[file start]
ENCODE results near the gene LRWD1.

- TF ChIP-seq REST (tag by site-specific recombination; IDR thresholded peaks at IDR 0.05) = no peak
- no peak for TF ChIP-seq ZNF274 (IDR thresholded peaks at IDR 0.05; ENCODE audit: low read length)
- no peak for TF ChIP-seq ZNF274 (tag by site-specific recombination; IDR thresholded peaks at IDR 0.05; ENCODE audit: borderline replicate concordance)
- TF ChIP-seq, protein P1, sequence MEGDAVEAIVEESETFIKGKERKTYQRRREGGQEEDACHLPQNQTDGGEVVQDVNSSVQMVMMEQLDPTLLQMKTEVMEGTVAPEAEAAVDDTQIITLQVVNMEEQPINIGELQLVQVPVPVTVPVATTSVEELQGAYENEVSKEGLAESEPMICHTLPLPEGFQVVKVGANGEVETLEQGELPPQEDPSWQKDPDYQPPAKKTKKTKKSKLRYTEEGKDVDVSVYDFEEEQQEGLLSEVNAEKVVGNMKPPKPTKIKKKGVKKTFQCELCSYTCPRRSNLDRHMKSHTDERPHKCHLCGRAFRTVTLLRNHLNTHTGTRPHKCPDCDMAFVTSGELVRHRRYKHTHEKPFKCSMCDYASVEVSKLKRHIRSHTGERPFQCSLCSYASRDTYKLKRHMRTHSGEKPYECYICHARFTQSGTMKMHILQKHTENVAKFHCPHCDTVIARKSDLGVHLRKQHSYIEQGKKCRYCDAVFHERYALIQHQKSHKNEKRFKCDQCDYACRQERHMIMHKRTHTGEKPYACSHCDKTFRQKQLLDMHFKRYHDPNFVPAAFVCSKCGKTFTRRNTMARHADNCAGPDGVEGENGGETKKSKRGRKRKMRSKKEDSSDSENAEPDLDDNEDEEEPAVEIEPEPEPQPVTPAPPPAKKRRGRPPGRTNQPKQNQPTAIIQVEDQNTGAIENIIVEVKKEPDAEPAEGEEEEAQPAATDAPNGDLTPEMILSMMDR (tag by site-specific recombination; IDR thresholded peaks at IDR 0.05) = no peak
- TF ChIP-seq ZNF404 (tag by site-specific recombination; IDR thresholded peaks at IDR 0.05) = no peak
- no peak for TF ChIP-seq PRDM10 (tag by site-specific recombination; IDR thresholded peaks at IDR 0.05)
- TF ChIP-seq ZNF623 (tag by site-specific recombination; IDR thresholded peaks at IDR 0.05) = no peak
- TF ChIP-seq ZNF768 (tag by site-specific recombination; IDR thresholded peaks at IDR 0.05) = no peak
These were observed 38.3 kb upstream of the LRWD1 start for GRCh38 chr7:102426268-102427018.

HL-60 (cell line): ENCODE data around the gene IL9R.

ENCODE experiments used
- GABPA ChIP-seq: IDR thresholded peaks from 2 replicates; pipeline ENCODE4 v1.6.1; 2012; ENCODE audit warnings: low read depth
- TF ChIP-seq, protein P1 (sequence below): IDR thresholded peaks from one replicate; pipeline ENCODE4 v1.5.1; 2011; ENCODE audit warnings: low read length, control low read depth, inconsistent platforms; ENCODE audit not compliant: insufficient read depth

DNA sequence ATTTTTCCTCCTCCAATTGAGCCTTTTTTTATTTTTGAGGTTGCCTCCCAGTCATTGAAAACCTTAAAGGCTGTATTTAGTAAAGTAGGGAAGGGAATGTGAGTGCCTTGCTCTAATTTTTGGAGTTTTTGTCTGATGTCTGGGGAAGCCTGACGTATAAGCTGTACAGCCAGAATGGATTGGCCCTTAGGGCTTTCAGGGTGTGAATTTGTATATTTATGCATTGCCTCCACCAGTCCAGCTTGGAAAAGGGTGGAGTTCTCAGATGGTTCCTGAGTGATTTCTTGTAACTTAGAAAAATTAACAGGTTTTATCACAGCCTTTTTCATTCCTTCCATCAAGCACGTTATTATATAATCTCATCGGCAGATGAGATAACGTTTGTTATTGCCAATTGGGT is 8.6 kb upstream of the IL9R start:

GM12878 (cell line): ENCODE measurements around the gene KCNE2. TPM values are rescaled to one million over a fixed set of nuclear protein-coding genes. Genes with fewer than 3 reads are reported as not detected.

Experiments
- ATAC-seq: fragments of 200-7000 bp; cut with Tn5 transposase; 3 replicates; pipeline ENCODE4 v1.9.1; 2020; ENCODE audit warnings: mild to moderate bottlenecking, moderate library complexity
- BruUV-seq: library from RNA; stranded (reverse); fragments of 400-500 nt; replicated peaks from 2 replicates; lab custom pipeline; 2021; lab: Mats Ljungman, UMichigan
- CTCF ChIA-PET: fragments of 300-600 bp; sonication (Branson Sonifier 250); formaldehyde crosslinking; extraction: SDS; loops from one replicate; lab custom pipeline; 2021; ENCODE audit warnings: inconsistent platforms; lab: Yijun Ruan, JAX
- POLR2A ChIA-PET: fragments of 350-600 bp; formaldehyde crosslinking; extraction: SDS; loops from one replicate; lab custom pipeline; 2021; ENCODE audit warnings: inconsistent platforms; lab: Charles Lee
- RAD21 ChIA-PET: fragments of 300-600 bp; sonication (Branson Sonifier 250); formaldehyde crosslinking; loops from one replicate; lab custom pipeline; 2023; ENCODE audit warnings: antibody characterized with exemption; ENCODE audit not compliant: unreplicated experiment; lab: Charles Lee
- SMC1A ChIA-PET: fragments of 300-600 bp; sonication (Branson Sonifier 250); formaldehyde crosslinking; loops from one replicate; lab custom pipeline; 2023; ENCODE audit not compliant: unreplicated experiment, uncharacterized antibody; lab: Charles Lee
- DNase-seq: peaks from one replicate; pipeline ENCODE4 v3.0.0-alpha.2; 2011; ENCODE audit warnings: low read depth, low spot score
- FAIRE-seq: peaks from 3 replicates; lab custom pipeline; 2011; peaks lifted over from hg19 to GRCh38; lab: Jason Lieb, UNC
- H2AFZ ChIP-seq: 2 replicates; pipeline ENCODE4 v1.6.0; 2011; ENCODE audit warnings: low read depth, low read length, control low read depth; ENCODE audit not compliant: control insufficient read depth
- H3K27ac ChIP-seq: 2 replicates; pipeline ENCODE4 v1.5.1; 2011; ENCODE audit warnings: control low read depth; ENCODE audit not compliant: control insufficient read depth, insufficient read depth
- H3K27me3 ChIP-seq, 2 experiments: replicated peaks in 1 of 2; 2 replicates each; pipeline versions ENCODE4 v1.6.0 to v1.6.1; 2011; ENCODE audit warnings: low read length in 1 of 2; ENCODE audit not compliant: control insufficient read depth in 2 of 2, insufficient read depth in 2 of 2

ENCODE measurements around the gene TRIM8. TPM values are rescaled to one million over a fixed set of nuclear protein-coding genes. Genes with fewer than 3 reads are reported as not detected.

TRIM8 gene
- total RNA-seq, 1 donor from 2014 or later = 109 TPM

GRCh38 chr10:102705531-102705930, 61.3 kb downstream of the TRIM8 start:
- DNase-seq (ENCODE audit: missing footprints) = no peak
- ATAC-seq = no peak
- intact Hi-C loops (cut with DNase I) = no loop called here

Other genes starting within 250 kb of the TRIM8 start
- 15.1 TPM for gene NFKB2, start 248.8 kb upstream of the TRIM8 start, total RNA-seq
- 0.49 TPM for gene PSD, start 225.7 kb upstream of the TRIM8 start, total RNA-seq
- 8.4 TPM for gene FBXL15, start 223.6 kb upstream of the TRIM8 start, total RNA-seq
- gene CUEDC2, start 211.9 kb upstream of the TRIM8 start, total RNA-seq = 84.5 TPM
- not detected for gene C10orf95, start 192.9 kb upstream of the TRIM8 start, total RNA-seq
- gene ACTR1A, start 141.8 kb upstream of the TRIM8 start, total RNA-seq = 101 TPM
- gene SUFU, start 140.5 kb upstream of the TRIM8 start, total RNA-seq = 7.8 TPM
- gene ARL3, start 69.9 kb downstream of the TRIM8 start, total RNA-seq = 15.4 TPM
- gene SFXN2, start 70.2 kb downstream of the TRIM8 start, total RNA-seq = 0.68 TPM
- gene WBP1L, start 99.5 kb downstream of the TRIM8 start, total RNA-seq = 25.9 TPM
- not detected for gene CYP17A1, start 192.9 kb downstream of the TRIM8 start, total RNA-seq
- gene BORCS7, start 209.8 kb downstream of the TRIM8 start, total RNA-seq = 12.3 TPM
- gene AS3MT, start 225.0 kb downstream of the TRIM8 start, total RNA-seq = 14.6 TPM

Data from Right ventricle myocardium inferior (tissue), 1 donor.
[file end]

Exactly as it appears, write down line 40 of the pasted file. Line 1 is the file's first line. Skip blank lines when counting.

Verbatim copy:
- gene CUEDC2, start 211.9 kb upstream of the TRIM8 start, total RNA-seq = 84.5 TPM